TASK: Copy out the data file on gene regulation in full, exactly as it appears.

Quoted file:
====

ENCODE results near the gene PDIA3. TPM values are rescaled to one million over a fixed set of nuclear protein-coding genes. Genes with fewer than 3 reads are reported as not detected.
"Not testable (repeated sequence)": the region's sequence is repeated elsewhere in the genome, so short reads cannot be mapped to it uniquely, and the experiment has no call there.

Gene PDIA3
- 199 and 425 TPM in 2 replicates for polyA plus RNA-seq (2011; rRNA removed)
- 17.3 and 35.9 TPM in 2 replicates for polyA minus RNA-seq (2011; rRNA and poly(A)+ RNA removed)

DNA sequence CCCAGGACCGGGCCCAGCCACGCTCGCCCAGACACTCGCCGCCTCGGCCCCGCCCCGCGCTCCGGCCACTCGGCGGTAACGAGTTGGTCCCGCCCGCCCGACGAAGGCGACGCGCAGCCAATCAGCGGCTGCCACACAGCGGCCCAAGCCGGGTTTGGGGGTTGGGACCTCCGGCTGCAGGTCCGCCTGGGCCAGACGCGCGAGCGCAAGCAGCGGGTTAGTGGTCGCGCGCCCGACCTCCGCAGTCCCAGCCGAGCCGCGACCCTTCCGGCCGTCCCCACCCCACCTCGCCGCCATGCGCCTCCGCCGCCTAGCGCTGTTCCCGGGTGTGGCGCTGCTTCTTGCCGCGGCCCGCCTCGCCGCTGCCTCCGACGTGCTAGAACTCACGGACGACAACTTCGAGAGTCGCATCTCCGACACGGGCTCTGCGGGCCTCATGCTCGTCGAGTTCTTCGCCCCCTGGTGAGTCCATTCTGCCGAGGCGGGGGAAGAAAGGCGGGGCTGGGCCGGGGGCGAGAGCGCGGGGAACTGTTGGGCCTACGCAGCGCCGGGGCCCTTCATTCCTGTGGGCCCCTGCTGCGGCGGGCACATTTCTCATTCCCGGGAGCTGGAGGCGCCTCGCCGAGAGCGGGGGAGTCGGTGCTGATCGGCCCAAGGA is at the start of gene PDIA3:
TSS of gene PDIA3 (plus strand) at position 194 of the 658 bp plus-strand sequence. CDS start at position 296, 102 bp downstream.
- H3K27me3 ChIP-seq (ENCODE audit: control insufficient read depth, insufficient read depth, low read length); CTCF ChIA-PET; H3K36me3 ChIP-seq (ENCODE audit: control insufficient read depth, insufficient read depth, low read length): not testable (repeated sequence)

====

ENCODE results near the gene PDIA3. TPM values are rescaled to one million over a fixed set of nuclear protein-coding genes. Genes with fewer than 3 reads are reported as not detected.
"Not testable (repeated sequence)": the region's sequence is repeated elsewhere in the genome, so short reads cannot be mapped to it uniquely, and the experiment has no call there.

Gene PDIA3
- 199 and 425 TPM in 2 replicates for polyA plus RNA-seq (2011; rRNA removed)
- 17.3 and 35.9 TPM in 2 replicates for polyA minus RNA-seq (2011; rRNA and poly(A)+ RNA removed)

DNA sequence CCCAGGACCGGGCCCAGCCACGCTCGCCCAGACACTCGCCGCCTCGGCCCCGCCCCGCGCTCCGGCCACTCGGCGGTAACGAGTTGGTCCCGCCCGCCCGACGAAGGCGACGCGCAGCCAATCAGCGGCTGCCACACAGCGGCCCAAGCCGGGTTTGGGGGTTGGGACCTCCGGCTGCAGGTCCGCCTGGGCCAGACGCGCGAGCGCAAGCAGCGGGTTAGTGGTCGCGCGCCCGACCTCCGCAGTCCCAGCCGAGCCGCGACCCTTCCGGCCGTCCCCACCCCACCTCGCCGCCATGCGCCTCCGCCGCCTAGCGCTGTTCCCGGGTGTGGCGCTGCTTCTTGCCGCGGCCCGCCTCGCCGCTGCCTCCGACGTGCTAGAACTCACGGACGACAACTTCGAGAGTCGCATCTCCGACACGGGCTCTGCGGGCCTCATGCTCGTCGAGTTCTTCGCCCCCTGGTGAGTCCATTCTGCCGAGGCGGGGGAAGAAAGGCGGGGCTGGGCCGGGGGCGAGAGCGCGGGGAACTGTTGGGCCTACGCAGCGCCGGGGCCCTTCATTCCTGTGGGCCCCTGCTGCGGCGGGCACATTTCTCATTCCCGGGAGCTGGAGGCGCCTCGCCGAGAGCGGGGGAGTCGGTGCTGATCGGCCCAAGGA is at the start of gene PDIA3:
TSS of gene PDIA3 (plus strand) at position 194 of the 658 bp plus-strand sequence. CDS start at position 296, 102 bp downstream.
- H3K27me3 ChIP-seq (ENCODE audit: control insufficient read depth, insufficient read depth, low read length); CTCF ChIA-PET; H3K36me3 ChIP-seq (ENCODE audit: control insufficient read depth, insufficient read depth, low read length): not testable (repeated sequence)